Squash Entity Framework Start Time

    Wednesday, April 18, 2012 10:50 AM
  • Hi HarshaP,

    Try placing a break point in the constructor of the view or the GetViewAt() method to make sure the pre-generated views are being used. I recently had to troubleshoot a similar situation. We have a little over 300 entities and the first query was taking about 24 seconds. I found that the views weren't being used at all. After some fairly exhaustive troubleshooting I found that the issue was due to having the POCO entities defined in a separate assembly. I had placed the views in the same assembly as the context. After moving them to the POCO entities' assembly the problem was resolved and the time for the first query was reduced to about 1.5 seconds. 

    Regards,

    Tyler

    Wednesday, April 18, 2012 1:11 PM
  • On 4/18/2012 5:59 AM, HarshaP wrote:
    > Hello,
    >
    > We are looking at using Entity Framework 4.3 Code First as the data
    > layer of our web application. The application currently has 350 entities
    > with only some of the relationships between them defined. Currently the
    > first request to get data takes over 30 seconds. All this does is
    >
    > 1. Create the dbcontext
    >
    > 2. Call Set<T> on the context
    >
    > 3. Run Count() on the dbset (The database table in this intance only has
    > 4 records).
    >
    > I used the EF Power tools to generate views but this only reduced the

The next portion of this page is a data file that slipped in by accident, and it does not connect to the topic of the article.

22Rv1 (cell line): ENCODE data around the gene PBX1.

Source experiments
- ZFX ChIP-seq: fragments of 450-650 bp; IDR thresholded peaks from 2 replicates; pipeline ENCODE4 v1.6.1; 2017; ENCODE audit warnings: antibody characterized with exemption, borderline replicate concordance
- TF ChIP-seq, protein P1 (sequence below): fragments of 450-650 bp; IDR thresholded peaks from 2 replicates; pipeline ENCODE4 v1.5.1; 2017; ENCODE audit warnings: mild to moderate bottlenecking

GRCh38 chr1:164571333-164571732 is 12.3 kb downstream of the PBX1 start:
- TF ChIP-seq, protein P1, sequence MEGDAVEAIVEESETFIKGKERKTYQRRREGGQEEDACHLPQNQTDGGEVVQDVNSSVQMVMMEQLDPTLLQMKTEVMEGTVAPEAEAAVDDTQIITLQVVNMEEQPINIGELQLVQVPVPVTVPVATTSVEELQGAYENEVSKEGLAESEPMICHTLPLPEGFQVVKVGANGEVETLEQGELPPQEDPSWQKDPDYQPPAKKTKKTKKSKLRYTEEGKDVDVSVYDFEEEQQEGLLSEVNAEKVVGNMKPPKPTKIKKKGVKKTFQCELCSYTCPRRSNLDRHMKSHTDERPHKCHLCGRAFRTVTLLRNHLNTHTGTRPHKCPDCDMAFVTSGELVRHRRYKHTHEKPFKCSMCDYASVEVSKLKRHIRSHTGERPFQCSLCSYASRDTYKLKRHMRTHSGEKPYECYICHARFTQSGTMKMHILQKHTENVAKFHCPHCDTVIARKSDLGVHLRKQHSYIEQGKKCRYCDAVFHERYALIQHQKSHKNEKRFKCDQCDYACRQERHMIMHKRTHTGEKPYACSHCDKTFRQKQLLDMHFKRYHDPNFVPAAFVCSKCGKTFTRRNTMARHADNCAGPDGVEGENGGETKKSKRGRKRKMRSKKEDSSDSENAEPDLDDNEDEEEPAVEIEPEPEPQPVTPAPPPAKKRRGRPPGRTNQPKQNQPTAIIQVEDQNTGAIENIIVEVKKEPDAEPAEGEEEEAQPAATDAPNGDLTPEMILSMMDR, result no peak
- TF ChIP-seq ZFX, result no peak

> startup time by 0.5 of a second. Our final product will have over 800
    > entities. Once these are added I expect the start up time will be well
    > over a minute.
    >
    > Is the Entity Framework not suitable for such a system or is there
    > anything else I can try to improve the startup time?
    >
     
    I replied to a guy that was using the model first approach that had over
    500 or more entities on the model. He did the compiled views on the
    model that took the time from a minute to down to a couple of seconds on
    first access or startup usage by an application.
     
    Maybe you should test the model first approach with putting the tables
    on the model and using compiled views.
     
     
    It doesn't look like the code first approach is viable if looking for
    speed on the startup.
     
    Wednesday, April 18, 2012 2:29 PM
  • Hello Tyler,

    Thanks for your reply. The pre generated views are definitely being called after I moved the class into the same assembly as the POCO entities. The views class gets created twice and calls are made to the GetViewAt method.

    Regards,

    Harsha

    Wednesday, April 18, 2012 2:42 PM
  • Hello Arnold,

    Thanks for your reply. I will write a test program to check the performance with the model first approach. Presumably the same would apply to the database first approach? Do you know why the compiled views in the code first approach are slower than those of the model first/database first?

    Regards,

    Harsha

    Wednesday, April 18, 2012 2:49 PM
  • I don't know the answer to your question as to the difference between
    compiled views against the model as opposed to against the database. The
    the model and see what happens.
     
    Wednesday, April 18, 2012 3:04 PM
  • Hello Harsha